To canadians (colonial term) and others-Copyright Email and Letter

From: ben d (email suppressed)
Date: Sat Jun 03 2006 - 00:44:07 PDT

In the territories occupied by the canadian state we are currently under
revision for copyright laws and trying to fight them as artists working
within the discourse of creative plagiarism (i'm sure others will have a
nicer terms; i'm always fixated on the edge). If you have any desire to
fight this process please read through the following email and write
email suppressed with your response. Let's make Canada a haven for copyright
resisters and creative plagiarizers.

"It is a society, and not a technique, which has made the cinema like this.
It could have been historical examinations, theory, essay, memoirs. It could
have been the film I am making at this moment." - Guy Debord

>Dear Ben,
>Thanks so much for your support!
>We've been getting a great response from across Canada. The letter will
>go public early next week, probably Tuesday (so we have a few more days
>to gather signatures). There will be a press release coming from
>Support this issue but forwarding the email with attached letter of
>concern along to your crdon at email suppressed Before
> >> Wednesday, May 31, 2006
> >>
> >> Dear....Hell
> >>
> >> We are urgently contacting all Canadian Artists who use Collage,
> >> Found Material, Video/Film Appropriation and any other form of
> >> Appropriation in their work that could be subject to copyright laws. We
>are also contacting those in the Cultural Sector who understand this
>practice and
>support these Artists.
> >>
> >> We have had a tremendous response over the last few days from across
>Canada. We hope to forward the letter and go to press early next week.
>We would like to add your name to a letter being sent to the Canadian
>Government that describes how changes in copyright legislation would
>affect Artists who use appropriation.
> >>
> >> The letter is modest. We are asking that all Artists be consulted
> >> further copyright legislation is put into effect. The organization
>CIPPIC (Canadian Internet Policy and Public Interest Clinic
> ) and their copyright lawyers have assisted us in
>drafting the letter to government found at the end of this email. They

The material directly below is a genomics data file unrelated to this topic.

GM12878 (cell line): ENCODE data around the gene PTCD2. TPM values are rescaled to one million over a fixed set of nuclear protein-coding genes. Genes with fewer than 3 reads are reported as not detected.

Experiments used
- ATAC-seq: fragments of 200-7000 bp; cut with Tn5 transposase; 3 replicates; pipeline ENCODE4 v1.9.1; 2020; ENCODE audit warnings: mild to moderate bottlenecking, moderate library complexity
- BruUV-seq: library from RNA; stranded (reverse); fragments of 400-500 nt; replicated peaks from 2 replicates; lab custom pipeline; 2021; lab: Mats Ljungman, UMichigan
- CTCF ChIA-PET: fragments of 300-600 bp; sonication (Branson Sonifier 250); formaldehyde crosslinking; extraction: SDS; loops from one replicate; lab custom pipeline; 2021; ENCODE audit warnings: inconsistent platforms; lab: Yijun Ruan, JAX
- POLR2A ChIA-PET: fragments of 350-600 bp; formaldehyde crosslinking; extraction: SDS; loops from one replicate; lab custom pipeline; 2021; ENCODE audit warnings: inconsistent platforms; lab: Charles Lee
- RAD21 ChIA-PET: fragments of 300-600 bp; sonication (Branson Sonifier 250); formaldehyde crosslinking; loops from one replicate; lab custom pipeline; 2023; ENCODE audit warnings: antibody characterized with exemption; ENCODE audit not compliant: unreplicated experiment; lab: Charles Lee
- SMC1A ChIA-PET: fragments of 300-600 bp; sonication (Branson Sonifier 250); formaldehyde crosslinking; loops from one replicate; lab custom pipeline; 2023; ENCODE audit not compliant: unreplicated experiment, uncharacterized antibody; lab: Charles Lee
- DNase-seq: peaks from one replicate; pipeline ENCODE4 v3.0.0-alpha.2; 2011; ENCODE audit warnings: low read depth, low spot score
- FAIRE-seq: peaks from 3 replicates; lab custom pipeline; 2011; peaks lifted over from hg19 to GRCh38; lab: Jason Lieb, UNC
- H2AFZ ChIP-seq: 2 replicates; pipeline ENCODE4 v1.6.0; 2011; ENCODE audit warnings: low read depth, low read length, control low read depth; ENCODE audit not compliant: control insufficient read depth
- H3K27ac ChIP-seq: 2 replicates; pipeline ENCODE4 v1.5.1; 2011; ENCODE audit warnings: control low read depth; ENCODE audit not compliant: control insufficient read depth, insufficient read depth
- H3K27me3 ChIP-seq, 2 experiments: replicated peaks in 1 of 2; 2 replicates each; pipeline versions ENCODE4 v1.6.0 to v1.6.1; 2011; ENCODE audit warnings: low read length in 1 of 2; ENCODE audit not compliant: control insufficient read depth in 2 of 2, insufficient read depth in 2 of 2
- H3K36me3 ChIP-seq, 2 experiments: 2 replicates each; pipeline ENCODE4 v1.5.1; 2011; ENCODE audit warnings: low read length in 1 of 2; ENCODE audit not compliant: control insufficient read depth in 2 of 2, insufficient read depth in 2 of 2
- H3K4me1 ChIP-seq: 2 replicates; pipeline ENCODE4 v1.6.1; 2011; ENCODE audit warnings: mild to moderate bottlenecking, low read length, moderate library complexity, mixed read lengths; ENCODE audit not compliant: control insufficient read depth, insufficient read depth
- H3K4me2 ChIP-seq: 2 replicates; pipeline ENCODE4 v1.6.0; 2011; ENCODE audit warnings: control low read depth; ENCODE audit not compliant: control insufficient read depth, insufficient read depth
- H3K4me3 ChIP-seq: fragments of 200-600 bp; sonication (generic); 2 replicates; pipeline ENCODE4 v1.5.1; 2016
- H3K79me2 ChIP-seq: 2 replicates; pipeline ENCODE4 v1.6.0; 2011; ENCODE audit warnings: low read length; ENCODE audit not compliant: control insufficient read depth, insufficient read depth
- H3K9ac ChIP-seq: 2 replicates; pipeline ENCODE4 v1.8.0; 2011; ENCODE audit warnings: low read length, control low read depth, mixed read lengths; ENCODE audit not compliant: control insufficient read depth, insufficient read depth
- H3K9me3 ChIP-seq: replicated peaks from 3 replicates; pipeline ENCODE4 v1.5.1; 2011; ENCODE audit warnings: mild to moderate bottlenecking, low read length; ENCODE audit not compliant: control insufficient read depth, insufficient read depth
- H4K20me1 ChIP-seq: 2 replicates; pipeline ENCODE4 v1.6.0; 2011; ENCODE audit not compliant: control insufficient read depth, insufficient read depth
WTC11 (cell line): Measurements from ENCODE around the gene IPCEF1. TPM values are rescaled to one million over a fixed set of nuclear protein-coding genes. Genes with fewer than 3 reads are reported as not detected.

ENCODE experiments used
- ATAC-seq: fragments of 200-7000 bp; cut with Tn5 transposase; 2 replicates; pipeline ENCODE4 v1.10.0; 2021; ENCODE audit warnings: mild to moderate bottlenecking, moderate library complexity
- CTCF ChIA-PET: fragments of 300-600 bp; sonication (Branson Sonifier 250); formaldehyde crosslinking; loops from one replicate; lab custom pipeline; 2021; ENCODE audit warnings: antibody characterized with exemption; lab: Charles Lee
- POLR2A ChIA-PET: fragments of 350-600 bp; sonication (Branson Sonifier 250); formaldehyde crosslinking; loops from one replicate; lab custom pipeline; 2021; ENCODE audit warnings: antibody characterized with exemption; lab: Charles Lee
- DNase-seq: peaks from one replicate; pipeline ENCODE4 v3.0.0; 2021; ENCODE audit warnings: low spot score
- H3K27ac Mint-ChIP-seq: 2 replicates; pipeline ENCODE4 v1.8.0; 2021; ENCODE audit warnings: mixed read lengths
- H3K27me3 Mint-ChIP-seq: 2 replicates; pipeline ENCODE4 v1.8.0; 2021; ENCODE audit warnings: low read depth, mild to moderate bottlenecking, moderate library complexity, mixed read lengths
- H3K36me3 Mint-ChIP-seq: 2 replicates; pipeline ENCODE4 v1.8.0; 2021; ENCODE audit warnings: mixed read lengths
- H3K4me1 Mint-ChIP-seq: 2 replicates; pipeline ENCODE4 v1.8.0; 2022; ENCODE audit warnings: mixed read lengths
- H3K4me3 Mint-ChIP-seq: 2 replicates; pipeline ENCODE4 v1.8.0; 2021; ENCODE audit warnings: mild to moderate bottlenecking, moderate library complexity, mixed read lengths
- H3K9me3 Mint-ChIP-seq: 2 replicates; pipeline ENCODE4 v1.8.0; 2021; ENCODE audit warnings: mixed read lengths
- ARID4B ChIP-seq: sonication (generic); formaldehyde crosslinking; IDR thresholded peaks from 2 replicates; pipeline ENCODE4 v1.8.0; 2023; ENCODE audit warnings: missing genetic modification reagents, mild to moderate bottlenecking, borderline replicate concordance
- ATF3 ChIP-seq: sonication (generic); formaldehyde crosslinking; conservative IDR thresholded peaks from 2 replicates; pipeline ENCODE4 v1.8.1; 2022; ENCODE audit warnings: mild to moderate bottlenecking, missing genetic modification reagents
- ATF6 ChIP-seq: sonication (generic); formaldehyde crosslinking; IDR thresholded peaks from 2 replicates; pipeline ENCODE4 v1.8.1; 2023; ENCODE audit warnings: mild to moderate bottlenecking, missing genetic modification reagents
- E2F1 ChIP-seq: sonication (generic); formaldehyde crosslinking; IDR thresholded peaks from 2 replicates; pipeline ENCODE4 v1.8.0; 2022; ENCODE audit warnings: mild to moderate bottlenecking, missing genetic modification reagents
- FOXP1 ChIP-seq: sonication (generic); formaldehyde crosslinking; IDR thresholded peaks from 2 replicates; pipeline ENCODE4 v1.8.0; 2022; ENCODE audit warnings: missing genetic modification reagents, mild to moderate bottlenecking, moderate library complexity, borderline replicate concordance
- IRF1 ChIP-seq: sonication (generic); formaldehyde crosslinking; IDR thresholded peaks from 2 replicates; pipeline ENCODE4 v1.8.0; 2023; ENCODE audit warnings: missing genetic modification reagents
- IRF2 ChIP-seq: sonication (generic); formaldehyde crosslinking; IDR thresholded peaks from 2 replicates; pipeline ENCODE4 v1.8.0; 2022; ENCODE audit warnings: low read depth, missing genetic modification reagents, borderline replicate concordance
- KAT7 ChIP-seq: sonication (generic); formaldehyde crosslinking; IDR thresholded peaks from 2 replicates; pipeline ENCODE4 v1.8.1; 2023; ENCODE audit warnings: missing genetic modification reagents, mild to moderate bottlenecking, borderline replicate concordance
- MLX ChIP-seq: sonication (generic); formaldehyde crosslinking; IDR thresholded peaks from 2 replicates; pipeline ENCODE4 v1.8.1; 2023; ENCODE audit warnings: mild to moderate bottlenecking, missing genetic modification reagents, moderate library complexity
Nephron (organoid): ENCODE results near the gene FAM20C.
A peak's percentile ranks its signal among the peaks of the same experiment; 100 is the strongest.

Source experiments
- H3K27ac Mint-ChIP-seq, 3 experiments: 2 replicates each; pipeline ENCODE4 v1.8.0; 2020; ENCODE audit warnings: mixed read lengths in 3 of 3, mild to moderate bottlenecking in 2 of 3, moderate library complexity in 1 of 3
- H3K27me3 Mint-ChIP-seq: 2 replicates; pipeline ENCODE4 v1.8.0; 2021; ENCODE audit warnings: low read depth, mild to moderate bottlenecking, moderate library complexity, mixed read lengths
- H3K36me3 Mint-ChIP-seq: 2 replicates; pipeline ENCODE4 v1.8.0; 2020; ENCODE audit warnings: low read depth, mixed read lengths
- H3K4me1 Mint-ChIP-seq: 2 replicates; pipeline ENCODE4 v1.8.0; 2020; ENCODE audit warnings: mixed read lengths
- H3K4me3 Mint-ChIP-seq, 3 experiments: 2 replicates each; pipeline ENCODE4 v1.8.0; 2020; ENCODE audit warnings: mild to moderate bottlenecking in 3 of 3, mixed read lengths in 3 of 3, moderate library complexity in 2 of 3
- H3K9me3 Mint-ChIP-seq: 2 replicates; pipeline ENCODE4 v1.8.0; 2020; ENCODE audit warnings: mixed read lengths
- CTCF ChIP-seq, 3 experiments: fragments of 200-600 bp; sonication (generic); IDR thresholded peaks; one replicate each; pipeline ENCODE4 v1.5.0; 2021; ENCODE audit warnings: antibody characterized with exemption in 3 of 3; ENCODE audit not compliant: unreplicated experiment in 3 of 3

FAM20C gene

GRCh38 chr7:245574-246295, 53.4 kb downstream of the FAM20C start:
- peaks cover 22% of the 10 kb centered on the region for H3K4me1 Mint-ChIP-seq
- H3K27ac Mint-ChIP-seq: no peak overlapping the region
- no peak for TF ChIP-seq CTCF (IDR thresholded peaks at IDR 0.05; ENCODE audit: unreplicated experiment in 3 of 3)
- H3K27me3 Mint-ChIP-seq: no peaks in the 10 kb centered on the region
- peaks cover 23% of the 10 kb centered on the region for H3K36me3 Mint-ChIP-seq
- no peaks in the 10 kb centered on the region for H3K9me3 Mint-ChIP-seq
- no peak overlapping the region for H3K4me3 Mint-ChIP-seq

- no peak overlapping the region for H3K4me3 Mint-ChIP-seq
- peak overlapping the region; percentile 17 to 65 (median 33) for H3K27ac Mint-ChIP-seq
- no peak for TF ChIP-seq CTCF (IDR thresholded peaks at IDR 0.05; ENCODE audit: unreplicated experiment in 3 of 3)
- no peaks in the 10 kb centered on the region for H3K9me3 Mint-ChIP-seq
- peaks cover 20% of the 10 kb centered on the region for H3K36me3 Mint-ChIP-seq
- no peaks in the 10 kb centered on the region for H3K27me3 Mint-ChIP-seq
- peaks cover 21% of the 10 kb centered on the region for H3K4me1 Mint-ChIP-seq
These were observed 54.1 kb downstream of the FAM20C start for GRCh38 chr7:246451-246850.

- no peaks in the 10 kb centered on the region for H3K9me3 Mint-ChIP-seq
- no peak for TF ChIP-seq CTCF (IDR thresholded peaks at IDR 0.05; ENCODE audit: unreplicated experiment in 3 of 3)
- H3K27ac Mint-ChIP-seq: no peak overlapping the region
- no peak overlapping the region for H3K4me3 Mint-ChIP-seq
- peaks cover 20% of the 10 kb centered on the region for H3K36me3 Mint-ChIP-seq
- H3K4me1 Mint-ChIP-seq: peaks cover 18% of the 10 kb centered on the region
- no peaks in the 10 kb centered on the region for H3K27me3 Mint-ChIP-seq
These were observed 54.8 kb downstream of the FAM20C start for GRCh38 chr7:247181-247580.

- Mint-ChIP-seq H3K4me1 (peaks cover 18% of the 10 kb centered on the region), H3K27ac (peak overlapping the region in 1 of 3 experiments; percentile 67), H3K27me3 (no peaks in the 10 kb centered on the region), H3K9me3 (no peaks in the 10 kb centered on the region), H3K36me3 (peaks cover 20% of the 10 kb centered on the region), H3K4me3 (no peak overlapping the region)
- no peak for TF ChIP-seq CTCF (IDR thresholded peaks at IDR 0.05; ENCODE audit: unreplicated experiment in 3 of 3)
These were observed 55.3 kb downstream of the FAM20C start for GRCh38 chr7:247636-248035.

>are also
> >> offering legal support, advice and website space.
> >>
> >> Copyright laws are under discussion in Parliament as we speak. There
> >> have already been several attempts to change these laws which could
>result in
> >> Appropriation becoming illegal. Letters of concern over similar issues
>have been submitted to Parliament over the last couple of weeks from ;
>The Canadian Federation of Students , The Canadian Music Creator's
>Coalition, A Group representing The Privacy Community and Privacy
>Commissioners (see for details). It is time for the
>Arts Community to step forward.
> >>
> >> Some background. We are Project Leaders for a large multi-venue
> >> video exhibition concentrating on Appropriation Practices, planned for
> Autumn
> >> 2007 in Calgary. The title of the exhibition is 'ReDirect'. A number
> >> Galleries, Artist Run Centres and Arts Organizations in Calgary have
>stepped up to support the Artists and the type of work presented in the
>ReDirect exhibition. We ourselves are Canadian but for the past five
>years we have lived and worked in London, UK ; at the Tate and at the
>Lisson Gallery. We have both spent a number of years working with
>artists worldwide in the area of electronic media, specifically video
>art. We are also artists who use appropriation in our work. We feel
>passionately about this practice. This letter has developed out of
>research on the ReDirect project and our contact with a large group of
>talented and dedicated artists who use appropriation.
> >>
> >> Canadian policy on copyright is at a critical juncture. If Artists,
> >> Arts Organizations and Government do not understand or recognize the
> >> issues here we could face a similar situation to that occurring in the
>U.S. where policy is stifling innovation. Quite simply we would like
>you to tell us that we can add your name
> >> to the letter below. With your voice added to the group it is a
>stronger argument. We are contacting a national list of Artists, Arts
>Organizations and others who support this issue.
> >>
> >> We appreciate your time, interest and support. We include the letter
> >> below. Please E-MAIL US directly to add your name, your 'title'
> >> Curator, Director, Art Student etc.). If you can add a professional
>affiliation please do so. Time is of the essence.
> >>
> >> Many thanks,
> >>
> >> Sarah Joyce + Gordon Duggan
> >> ReDirect
> >> 250 335 2384
> >> email suppressed
> >>
> >>
> >> Letter to Government, May 2006
> >>
> >> The Honourable Maxime Bernier P.C., M.P.
> >> Minister of Industry
> >> 5th floor, West Tower
> >> C.D. Howe Building
> >> 235 Queen St.
> >> Ottawa, Ontario K1A 0H5
> >>
> >> The Honourable Bev Oda P.C., M.P.
> >> Minister of Canadian Heritage
> >> 25 Eddy Street
> >> Gatineau, Quebec
> >> K1A 0M5
> >>
> >> Dear Ministers: